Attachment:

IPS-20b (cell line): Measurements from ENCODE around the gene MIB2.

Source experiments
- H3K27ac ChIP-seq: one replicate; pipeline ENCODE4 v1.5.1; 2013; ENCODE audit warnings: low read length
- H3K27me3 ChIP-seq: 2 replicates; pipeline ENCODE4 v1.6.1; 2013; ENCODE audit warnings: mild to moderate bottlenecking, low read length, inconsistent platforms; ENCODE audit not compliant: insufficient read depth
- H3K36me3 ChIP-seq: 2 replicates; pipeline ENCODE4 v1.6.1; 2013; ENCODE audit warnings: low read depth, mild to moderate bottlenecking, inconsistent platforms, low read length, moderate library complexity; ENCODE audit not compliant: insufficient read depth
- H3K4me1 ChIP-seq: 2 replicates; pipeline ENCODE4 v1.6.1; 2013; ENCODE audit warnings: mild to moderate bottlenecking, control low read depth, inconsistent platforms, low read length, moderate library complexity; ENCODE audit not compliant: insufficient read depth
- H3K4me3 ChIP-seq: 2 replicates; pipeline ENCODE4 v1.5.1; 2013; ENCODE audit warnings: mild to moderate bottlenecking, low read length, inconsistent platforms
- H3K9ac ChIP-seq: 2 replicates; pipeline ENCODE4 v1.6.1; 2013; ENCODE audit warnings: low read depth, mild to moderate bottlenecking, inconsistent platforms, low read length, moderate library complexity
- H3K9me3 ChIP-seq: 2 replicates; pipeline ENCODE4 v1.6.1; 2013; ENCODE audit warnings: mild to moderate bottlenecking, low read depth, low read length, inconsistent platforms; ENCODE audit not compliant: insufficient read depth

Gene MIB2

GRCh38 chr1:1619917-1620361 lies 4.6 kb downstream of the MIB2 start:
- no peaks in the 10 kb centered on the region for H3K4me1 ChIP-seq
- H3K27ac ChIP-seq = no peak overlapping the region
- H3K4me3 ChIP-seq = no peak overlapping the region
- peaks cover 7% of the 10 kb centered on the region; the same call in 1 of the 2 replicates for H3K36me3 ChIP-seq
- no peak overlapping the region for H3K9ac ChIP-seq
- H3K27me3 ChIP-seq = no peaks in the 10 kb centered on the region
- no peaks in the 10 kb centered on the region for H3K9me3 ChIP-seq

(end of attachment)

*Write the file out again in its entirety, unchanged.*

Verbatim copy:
IPS-20b (cell line): Measurements from ENCODE around the gene MIB2.

Source experiments
- H3K27ac ChIP-seq: one replicate; pipeline ENCODE4 v1.5.1; 2013; ENCODE audit warnings: low read length
- H3K27me3 ChIP-seq: 2 replicates; pipeline ENCODE4 v1.6.1; 2013; ENCODE audit warnings: mild to moderate bottlenecking, low read length, inconsistent platforms; ENCODE audit not compliant: insufficient read depth
- H3K36me3 ChIP-seq: 2 replicates; pipeline ENCODE4 v1.6.1; 2013; ENCODE audit warnings: low read depth, mild to moderate bottlenecking, inconsistent platforms, low read length, moderate library complexity; ENCODE audit not compliant: insufficient read depth
- H3K4me1 ChIP-seq: 2 replicates; pipeline ENCODE4 v1.6.1; 2013; ENCODE audit warnings: mild to moderate bottlenecking, control low read depth, inconsistent platforms, low read length, moderate library complexity; ENCODE audit not compliant: insufficient read depth
- H3K4me3 ChIP-seq: 2 replicates; pipeline ENCODE4 v1.5.1; 2013; ENCODE audit warnings: mild to moderate bottlenecking, low read length, inconsistent platforms
- H3K9ac ChIP-seq: 2 replicates; pipeline ENCODE4 v1.6.1; 2013; ENCODE audit warnings: low read depth, mild to moderate bottlenecking, inconsistent platforms, low read length, moderate library complexity
- H3K9me3 ChIP-seq: 2 replicates; pipeline ENCODE4 v1.6.1; 2013; ENCODE audit warnings: mild to moderate bottlenecking, low read depth, low read length, inconsistent platforms; ENCODE audit not compliant: insufficient read depth

Gene MIB2

GRCh38 chr1:1619917-1620361 lies 4.6 kb downstream of the MIB2 start:
- no peaks in the 10 kb centered on the region for H3K4me1 ChIP-seq
- H3K27ac ChIP-seq = no peak overlapping the region
- H3K4me3 ChIP-seq = no peak overlapping the region
- peaks cover 7% of the 10 kb centered on the region; the same call in 1 of the 2 replicates for H3K36me3 ChIP-seq
- no peak overlapping the region for H3K9ac ChIP-seq
- H3K27me3 ChIP-seq = no peaks in the 10 kb centered on the region
- no peaks in the 10 kb centered on the region for H3K9me3 ChIP-seq